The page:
Remember when circuses were innocent, before they became multi million dollar extravaganzas? A physical mishap, facial expression, or show of skill was sufficient to evoke laughter and applause. Story lines as uncomplicated as nascent jealousy or the disagreements of a Punch and Judy type couple would captivate. Chorus girls didn’t add filler between acts.
The charming Sunset Circus, a company of seven multi-talented professionals, creates just that beguiling atmosphere. Children giggle, point, call out and clap. No one shushes them. When two game adults are conscripted to do a little dance, it’s wistful rather than embarrassing. Sophistication comes too early to kids these days. Here’s a chance to let in a bit of wonder.
Randy Kato and the Cyr Wheel (Photo by Maike Schultz)
Performers wander into a simple set of trunks, props and a rope hung from above. A warm-up of improvised interaction gives little ones a chance to settle down. Costumes (Julie Michael and Estefania Zambrano) are charming, unpretentious. Roman (Kyle Driggs) sweeps the stage. He also juggles a bit eliciting he-can-DO-that?! looks from the others. “Welcome one and all” ringmaster George (Joel Jeske) declares as his wife Margueritte (Shereen Hickman) whips off a lunch bib he forgot to remove. (Here’s your Punch and Judy couple.) The company dances.
Luca (Ryan Shinji Murray) somersaults over a table, George balances a four legged chair on his chin, Philippe (Randy Kato) whips the blossom off a long stemmed rose held in a woman’s teeth. He then climbs into into a giant ring = Cyr Wheel. Holding/bracing one hand and one leg on the frame, the artist spins. All four limbs make an X, he’s upside-down and sideways. The ring rotates faster, then slower as he jumps in and out connected and withdrawing. Luca and Philippe wind themselves into a bolt of silk which, unwound, instead reveals Marguerite.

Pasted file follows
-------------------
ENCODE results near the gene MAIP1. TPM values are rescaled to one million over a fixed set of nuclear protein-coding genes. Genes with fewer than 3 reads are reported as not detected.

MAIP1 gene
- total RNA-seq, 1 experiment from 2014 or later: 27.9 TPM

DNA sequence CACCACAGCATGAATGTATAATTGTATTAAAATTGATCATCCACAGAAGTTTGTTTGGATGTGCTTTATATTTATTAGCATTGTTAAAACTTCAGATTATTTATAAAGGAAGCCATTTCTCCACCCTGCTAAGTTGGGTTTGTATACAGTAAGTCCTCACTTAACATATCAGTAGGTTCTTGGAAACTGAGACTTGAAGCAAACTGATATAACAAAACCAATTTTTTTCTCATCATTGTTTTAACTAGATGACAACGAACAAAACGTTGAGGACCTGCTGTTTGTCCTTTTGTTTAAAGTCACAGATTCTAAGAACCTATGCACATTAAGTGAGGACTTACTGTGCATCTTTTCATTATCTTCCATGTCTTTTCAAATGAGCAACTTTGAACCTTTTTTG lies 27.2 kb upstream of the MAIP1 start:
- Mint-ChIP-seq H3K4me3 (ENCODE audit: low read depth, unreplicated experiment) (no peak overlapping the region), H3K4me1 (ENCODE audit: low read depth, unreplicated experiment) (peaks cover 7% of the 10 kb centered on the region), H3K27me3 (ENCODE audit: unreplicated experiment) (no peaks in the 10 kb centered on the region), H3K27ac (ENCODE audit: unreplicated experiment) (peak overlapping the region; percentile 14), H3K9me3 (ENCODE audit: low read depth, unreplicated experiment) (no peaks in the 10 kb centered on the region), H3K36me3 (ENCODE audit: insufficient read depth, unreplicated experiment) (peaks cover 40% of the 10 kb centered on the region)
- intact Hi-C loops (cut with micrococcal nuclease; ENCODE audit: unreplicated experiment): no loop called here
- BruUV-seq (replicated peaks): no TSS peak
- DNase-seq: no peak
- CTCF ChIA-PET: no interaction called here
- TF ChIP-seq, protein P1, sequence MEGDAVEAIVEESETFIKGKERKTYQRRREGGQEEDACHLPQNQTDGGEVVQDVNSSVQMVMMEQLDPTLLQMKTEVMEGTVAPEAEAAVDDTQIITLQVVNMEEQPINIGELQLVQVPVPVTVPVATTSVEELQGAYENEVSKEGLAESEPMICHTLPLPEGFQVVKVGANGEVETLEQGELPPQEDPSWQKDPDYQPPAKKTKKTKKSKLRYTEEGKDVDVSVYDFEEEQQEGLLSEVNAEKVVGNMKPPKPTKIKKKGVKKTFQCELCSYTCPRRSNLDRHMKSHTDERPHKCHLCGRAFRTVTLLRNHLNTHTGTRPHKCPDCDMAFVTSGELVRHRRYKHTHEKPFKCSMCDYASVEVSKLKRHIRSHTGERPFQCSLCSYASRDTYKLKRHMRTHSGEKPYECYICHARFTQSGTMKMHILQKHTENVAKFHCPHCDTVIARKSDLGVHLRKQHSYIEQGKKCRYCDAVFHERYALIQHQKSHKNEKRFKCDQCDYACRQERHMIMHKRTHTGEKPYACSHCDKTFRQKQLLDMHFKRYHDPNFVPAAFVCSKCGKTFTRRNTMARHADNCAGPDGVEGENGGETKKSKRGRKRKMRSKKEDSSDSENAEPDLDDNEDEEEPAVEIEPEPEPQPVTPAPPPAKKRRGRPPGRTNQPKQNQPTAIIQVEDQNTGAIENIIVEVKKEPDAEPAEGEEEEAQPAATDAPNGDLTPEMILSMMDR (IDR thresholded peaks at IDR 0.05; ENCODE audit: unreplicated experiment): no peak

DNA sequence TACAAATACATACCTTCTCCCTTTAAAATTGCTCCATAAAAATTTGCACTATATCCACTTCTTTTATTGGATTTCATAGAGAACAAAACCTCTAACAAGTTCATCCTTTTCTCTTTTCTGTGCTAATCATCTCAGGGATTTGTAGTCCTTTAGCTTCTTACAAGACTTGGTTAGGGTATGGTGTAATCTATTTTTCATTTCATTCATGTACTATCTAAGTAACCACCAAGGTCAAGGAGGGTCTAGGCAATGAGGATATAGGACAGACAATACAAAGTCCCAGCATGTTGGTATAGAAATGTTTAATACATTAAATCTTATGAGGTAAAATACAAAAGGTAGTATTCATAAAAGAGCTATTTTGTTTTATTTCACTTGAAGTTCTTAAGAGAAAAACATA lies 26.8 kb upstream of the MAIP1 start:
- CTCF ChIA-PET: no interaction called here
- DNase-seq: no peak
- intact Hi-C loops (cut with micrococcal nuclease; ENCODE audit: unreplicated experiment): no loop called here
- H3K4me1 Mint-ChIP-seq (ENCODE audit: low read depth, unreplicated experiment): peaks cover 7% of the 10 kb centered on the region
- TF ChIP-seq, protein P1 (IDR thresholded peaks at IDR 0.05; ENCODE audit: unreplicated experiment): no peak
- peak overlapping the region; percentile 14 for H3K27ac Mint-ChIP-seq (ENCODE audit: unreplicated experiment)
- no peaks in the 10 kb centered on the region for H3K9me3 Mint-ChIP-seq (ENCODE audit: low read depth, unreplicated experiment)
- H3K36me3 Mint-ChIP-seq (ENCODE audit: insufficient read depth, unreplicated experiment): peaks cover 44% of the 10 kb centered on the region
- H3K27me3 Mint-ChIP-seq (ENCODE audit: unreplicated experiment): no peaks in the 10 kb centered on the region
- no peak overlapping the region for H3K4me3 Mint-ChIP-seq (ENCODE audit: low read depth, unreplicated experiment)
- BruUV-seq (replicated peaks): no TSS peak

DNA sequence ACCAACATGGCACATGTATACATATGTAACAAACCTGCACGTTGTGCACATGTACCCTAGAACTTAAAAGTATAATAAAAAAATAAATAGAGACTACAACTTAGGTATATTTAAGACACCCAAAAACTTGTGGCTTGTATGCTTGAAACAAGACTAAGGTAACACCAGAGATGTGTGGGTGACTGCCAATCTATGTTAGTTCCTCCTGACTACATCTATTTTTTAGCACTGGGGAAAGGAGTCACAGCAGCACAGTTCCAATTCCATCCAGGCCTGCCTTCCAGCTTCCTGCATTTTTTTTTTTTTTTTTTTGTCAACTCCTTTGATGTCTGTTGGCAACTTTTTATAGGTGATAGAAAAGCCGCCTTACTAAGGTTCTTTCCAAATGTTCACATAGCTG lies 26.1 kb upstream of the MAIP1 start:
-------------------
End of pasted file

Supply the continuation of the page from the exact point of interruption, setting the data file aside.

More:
George, who has a shaved head under his formal top hat, returns in a ridiculous wig. He sneezes. The wig flops forward. Never one to let a laugh go unmined, he plays with the moment. The kids love it. Jeske is a highly respected, master clown. He captivates with a manipulated hat, balances what appears to be a 7’ stepladder (ouch), does magic with empty cylinders that reveal multiplying beer bottles, (much to Marguerite’s chagrin), and, as head of the troop, grows apoplectic when things occur about which he wasn’t consulted. Jeske has a well honed sense of timing and fun.
George and Marguerite do a vaudeville number with a ukulele. He sings well, she’s absurdly operatic. Luca, Philippe and George juggle balls. Roman shows what he can with up to six balls- under a knee, over his head, hand to hand, in twos and threes. He juggles pink umbrellas which drift down, sometimes gently landing upon one another – lovely. Luca climbs a high stack of right side-up/upside-down chairs and does a handstand. A hush falls over the theater with each additional chair. Even the kids hold their breath.
Joel Jeske and Shereen Hickman
Daughter Claire (Stephanie Keaton) performs an aerial ballet on the suspended rope. Held by a knee, an arm, an ankle, a loop of rope, she twists, extends limbs into a split, an arabesque; slides down, flips over, curls and twirls. Later younger sister Lilly (Ingrid Apgar) defies George to debut an equally graceful, balletic trapeze act featuring attractive shapes and inversions. Recognizing skill, her father congratulates her. “My daughter was here,” he indicates 3’ tall, “Now she’s here,” he raises this palm to Lilly’s height. “I feel ya,” an audience member calls out.
One act overlaps the next as characters relate to one another. There’s a family feeling. Roman and Claire are a couple. George finally makes an effort with Margueritte. The performers come out afterwards to talk to the audience.
Original Score by Peter Bufano is thoroughly appealing.
Parallel Exit presents Sunset Circus
Directed by Mark Lonergan
Written by Joel Jeske
At the Marlene Meyerson Jewish Community Center
Amsterdam Avenue at 76 Street NEXT SHOWS: February 11th at 11 a.m. and 2 p.m.